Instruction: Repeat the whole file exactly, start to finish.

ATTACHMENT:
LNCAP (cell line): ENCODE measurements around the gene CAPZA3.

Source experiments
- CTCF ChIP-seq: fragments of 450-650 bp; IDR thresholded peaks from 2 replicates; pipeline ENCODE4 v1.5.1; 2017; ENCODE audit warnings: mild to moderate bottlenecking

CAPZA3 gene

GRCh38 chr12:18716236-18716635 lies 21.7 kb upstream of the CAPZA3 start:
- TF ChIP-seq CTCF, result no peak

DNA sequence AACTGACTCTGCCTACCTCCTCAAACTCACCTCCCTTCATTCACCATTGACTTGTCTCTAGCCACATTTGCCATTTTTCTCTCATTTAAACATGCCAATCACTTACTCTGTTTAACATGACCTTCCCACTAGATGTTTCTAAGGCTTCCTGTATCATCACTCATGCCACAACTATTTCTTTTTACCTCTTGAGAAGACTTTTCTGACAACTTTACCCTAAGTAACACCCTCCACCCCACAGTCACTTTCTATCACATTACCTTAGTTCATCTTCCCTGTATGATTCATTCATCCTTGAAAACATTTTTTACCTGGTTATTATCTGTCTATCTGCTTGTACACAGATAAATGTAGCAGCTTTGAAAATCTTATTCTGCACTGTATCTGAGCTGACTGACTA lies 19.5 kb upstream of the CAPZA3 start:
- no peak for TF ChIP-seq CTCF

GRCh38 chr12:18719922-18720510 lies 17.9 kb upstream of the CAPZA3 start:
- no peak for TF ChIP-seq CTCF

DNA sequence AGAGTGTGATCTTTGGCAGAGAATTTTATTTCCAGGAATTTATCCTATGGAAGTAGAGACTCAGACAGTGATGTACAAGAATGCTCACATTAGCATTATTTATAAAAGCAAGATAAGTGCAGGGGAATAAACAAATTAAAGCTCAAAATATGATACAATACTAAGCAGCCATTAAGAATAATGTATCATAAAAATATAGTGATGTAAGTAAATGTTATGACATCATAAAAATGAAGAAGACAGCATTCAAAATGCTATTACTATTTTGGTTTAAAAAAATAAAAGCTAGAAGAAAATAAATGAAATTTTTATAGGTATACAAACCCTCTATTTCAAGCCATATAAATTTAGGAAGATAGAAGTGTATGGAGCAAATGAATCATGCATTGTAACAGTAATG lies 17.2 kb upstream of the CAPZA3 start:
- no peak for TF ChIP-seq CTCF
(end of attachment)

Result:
LNCAP (cell line): ENCODE measurements around the gene CAPZA3.

Source experiments
- CTCF ChIP-seq: fragments of 450-650 bp; IDR thresholded peaks from 2 replicates; pipeline ENCODE4 v1.5.1; 2017; ENCODE audit warnings: mild to moderate bottlenecking

CAPZA3 gene

GRCh38 chr12:18716236-18716635 lies 21.7 kb upstream of the CAPZA3 start:
- TF ChIP-seq CTCF, result no peak

DNA sequence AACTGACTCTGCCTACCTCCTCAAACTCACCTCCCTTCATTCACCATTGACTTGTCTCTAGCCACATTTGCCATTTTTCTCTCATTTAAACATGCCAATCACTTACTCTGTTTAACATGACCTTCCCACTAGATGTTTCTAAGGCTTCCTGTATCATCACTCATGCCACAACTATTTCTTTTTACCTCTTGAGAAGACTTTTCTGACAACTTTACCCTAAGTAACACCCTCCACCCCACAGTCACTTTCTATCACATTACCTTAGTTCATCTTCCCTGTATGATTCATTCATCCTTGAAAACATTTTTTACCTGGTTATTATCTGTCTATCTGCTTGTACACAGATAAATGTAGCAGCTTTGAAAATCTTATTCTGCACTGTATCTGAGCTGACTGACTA lies 19.5 kb upstream of the CAPZA3 start:
- no peak for TF ChIP-seq CTCF

GRCh38 chr12:18719922-18720510 lies 17.9 kb upstream of the CAPZA3 start:
- no peak for TF ChIP-seq CTCF

DNA sequence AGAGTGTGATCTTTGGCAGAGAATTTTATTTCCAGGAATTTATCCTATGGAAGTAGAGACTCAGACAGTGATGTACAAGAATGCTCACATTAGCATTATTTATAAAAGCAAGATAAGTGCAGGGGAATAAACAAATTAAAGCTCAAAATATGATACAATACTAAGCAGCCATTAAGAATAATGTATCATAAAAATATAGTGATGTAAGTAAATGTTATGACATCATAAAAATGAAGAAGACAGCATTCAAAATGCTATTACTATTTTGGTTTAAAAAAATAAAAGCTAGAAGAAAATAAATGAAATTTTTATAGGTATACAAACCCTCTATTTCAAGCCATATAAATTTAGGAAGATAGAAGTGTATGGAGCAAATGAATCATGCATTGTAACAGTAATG lies 17.2 kb upstream of the CAPZA3 start:
- no peak for TF ChIP-seq CTCF